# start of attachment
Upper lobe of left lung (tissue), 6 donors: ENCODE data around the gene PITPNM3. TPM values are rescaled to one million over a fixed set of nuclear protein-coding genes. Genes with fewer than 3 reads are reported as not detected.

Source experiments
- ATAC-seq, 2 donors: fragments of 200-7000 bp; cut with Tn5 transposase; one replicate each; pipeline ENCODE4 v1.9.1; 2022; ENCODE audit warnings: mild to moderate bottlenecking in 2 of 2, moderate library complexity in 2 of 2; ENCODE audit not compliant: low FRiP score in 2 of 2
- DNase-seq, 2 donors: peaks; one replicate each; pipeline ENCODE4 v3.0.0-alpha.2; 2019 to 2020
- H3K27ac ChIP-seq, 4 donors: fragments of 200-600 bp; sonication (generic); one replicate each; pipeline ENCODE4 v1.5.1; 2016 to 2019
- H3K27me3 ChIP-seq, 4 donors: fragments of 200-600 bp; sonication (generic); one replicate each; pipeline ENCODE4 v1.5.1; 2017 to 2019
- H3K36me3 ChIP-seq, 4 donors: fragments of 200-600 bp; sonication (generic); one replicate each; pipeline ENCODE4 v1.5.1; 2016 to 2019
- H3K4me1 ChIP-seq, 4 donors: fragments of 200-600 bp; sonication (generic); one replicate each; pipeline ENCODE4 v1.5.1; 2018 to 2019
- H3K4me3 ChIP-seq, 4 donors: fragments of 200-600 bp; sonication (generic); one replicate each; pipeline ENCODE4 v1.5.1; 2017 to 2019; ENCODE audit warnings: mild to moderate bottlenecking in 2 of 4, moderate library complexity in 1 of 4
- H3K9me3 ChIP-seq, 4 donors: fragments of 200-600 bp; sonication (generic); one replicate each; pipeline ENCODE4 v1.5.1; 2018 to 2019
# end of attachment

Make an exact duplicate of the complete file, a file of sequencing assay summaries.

Upper lobe of left lung (tissue), 6 donors: ENCODE data around the gene PITPNM3. TPM values are rescaled to one million over a fixed set of nuclear protein-coding genes. Genes with fewer than 3 reads are reported as not detected.

Source experiments
- ATAC-seq, 2 donors: fragments of 200-7000 bp; cut with Tn5 transposase; one replicate each; pipeline ENCODE4 v1.9.1; 2022; ENCODE audit warnings: mild to moderate bottlenecking in 2 of 2, moderate library complexity in 2 of 2; ENCODE audit not compliant: low FRiP score in 2 of 2
- DNase-seq, 2 donors: peaks; one replicate each; pipeline ENCODE4 v3.0.0-alpha.2; 2019 to 2020
- H3K27ac ChIP-seq, 4 donors: fragments of 200-600 bp; sonication (generic); one replicate each; pipeline ENCODE4 v1.5.1; 2016 to 2019
- H3K27me3 ChIP-seq, 4 donors: fragments of 200-600 bp; sonication (generic); one replicate each; pipeline ENCODE4 v1.5.1; 2017 to 2019
- H3K36me3 ChIP-seq, 4 donors: fragments of 200-600 bp; sonication (generic); one replicate each; pipeline ENCODE4 v1.5.1; 2016 to 2019
- H3K4me1 ChIP-seq, 4 donors: fragments of 200-600 bp; sonication (generic); one replicate each; pipeline ENCODE4 v1.5.1; 2018 to 2019
- H3K4me3 ChIP-seq, 4 donors: fragments of 200-600 bp; sonication (generic); one replicate each; pipeline ENCODE4 v1.5.1; 2017 to 2019; ENCODE audit warnings: mild to moderate bottlenecking in 2 of 4, moderate library complexity in 1 of 4
- H3K9me3 ChIP-seq, 4 donors: fragments of 200-600 bp; sonication (generic); one replicate each; pipeline ENCODE4 v1.5.1; 2018 to 2019